President Trump's surprising move to order the withdrawal of all US forces from Syria via Twitter stunned Washington. But why he did it and whether his order will be implemented remains murky.
What was President Donald Trump's rationale for the withdrawal?
Trump, who like his predecessor Barack Obama, has been deeply skeptical about US military deployments abroad, has long wanted to withdraw American troops from Syria, but until this week could be dissuaded by his advisers — including Jim Mattis, who announced Thursday he would resign from his post as secretary of defense due to differences with the president — from doing so with the argument of fighting terrorism. It is difficult to know what triggered Trump's tweeted order of an immediate troop withdrawal, which surprised the Pentagon, the State Department as well as US allies and opponents alike.
"It's very difficult to predict what Donald Trump will do about foreign policy on any given morning," said Stephen Biddle, a professor of international and public affairs at Columbia University who served as a strategic adviser to General Stanley McChrystal in Afghanistan and General David Petreaus in Iraq.
While it's true that the "Islamic State" terror group has been substantially weakened, it has not, contrary to Trump's claim, been totally destroyed, Biddle added.
It has also become increasingly difficult to say "any terrorist is ever 'fully defeated militarily,'" noted Sarah Kreps, an international security scholar at Cornell University in an email. In light of similar sounding declarations by former President George W. Bush regarding the invasion of Iraq in 2003 that later turned out to be premature, Kreps cautioned against making categorical statements.
Biddle said Trump's "general distaste for military actions that don't promise big, quick, showy 'wins,'" might have played a role, that the Syria mission started under Obama's time in the White House and even a phone call from Turkish President Recep Tayyip Erdogan, who encouraged a US pullout, could all have contributed to the president's decision.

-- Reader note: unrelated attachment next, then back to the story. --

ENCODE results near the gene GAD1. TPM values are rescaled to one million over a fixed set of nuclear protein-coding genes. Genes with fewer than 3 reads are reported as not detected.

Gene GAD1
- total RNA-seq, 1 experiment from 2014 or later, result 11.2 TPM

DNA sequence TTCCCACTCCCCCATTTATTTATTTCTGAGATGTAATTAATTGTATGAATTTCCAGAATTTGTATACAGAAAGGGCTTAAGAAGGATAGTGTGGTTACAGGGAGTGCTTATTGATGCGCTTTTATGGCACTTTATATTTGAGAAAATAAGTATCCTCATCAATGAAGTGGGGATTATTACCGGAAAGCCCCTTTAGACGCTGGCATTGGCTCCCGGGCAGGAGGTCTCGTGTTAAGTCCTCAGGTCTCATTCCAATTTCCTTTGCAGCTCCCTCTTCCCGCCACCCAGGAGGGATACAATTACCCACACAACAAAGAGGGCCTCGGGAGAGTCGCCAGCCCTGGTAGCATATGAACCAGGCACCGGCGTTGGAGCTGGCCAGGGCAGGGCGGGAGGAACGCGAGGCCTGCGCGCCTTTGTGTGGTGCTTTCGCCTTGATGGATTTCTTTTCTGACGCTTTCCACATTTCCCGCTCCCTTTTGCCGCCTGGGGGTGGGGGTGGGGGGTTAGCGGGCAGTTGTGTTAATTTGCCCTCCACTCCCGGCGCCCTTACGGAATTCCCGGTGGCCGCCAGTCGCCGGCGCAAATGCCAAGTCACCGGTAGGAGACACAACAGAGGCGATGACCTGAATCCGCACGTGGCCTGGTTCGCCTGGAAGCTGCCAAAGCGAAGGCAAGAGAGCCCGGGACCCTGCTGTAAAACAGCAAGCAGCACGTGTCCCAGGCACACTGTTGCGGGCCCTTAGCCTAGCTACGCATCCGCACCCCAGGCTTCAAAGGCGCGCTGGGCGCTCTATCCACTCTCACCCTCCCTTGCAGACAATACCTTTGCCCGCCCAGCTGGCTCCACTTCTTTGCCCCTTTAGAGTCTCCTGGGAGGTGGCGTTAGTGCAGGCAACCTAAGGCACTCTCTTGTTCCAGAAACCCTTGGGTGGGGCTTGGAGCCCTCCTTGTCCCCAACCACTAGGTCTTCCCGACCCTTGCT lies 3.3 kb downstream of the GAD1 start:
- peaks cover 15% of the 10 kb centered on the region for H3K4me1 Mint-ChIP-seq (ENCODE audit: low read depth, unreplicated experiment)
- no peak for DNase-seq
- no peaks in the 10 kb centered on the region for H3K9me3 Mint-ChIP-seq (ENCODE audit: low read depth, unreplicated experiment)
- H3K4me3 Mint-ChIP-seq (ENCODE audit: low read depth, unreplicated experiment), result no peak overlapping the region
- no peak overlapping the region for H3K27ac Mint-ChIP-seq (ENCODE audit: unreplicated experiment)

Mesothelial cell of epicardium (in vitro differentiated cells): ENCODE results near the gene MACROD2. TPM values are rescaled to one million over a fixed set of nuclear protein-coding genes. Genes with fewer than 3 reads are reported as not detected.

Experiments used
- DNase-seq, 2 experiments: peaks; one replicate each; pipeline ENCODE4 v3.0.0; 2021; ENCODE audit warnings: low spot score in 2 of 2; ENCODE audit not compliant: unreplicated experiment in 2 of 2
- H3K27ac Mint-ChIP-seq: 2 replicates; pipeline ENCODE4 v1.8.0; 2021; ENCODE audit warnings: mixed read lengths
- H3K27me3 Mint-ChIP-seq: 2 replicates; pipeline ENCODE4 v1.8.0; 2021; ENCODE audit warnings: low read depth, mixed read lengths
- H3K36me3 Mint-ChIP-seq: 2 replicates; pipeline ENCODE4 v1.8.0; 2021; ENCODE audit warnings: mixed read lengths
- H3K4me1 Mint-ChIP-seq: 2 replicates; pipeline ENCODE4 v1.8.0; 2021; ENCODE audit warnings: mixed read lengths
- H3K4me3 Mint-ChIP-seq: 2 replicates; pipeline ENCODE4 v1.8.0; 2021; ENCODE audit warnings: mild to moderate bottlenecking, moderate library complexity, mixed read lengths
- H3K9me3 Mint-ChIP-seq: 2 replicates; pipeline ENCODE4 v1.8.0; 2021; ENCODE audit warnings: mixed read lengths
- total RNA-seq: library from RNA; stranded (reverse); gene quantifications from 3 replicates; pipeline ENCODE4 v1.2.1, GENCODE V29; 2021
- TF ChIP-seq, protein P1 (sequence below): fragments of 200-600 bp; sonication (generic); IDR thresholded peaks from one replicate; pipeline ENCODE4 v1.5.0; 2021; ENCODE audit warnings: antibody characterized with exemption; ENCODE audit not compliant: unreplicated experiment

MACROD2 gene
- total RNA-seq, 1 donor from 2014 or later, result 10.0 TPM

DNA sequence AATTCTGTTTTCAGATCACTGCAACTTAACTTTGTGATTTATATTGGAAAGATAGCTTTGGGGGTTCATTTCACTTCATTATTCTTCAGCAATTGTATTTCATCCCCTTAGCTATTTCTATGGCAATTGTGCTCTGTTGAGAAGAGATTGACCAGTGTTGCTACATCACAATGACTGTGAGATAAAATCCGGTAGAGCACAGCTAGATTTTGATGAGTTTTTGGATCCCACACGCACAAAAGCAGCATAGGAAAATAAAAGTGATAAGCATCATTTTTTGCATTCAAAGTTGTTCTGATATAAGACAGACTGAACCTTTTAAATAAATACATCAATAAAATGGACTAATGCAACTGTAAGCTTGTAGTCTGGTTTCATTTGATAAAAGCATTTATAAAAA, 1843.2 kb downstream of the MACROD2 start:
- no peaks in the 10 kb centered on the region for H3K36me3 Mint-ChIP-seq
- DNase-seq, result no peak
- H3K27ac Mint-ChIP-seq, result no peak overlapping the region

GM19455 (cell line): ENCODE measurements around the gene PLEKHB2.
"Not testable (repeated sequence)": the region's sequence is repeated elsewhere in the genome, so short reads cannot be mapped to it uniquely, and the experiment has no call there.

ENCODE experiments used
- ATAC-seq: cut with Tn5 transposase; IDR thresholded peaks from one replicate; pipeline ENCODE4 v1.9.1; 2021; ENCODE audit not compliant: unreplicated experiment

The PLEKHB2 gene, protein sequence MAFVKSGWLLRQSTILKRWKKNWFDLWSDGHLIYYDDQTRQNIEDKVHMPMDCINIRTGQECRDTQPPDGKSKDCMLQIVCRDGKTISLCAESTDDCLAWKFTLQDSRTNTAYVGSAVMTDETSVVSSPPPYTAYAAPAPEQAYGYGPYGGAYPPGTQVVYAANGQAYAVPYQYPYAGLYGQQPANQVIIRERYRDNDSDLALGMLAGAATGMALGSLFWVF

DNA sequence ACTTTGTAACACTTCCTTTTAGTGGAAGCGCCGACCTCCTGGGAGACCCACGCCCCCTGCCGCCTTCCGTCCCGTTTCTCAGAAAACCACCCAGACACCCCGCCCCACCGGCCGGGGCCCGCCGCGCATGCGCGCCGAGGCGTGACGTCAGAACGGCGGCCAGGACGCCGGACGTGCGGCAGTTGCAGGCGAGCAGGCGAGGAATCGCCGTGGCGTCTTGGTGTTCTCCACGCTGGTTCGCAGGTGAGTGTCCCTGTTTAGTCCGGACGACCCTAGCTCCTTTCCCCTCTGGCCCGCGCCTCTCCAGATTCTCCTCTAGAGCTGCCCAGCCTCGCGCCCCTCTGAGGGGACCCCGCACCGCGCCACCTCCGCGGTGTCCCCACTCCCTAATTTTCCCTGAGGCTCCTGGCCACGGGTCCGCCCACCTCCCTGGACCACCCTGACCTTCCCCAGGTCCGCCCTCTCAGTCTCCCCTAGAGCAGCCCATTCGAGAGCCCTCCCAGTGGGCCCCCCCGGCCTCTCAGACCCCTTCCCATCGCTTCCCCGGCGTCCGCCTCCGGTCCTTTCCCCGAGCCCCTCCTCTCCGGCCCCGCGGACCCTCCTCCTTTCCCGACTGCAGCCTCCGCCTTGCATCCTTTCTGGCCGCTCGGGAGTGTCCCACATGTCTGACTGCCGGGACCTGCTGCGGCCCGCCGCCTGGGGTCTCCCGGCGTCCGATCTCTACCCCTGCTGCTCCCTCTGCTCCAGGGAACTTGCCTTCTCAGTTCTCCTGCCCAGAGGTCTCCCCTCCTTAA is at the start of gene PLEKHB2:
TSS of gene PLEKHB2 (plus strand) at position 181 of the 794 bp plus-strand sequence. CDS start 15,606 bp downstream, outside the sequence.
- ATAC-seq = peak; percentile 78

In the end, no one really knows. Kreps said she would "not going to hazard a guess about any of Trump's motivations."
What was the political reaction in Washington?
Trump's move was widely condemned by Democrat as well as Republican lawmakers. Only a few prominent Republicans, such as libertarian-leaning Senator Rand Paul, a skeptic of American military engagement overseas, openly backed Trump. Other high-profile voices generally supportive of Trump, like Senator Lindsay Graham, blasted the decision as ill-advised and "a disaster in the making."
"What strikes me as interesting is that Congress never authorized Obama to send troops to Syria to defeat ISIS, but now seems to be complaining that the president is unilaterally withdrawing the troops that the previous president unilaterally sent," said Kreps. "I'm somewhat puzzled by the bipartisan outrage about the unilateral withdrawal when there was a unilateral action that was potentially much more costly, the deployment of American blood and treasure."
Meanwhile, the Pentagon and the State Department, which were caught completely off guard by the decision, are not only still trying to figure out exactly what Trump's order means, but also how it can be implemented. Both departments, according to a report in The New York Times, urged Trump to reconsider even after he announced his decision.
Will the withdrawal actually happen?
Whether the withdrawal even goes into effect as ordered by the president is difficult to predict given the administration's erratic nature. Bringing troops home from Syria in an orderly fashion requires time and steadfastness. That this president could change his mind based on a tweet or television shows makes his administration's goals unpredictable, said Columbia University's Biddle: "Maybe Trump will see a different guest on Fox and Friends some morning, change his mind completely, and tweet some new policy instead. The withdrawal announcement itself came out of the blue in a way that surprised almost every US government official — it could flip back just as easily, or not, depending on presidential whim."
Kreps noted that the pushback from both military and Congress already appears to have put the White House on the defensive. "This may end up being like the border wall, talking a big game and having no real effect on policy," Kreps said.
Asked for their view of a US troop withdrawal from Syria notwithstanding Trump's unconventional way of going about it, both scholars expressed their dissatisfaction with the status quo.
"Staying put in Syria is hardly an ideal option either," said Biddle. "But if you face nothing but unattractive options you shouldn't go out of your way to make things even worse for no reason. This withdrawal decision does exactly that — it makes things gratuitously worse than they need to be, by making the US look incompetent, impulsive, and unreliable."
"I support the withdrawal," said Kreps. "I don't support how it was done."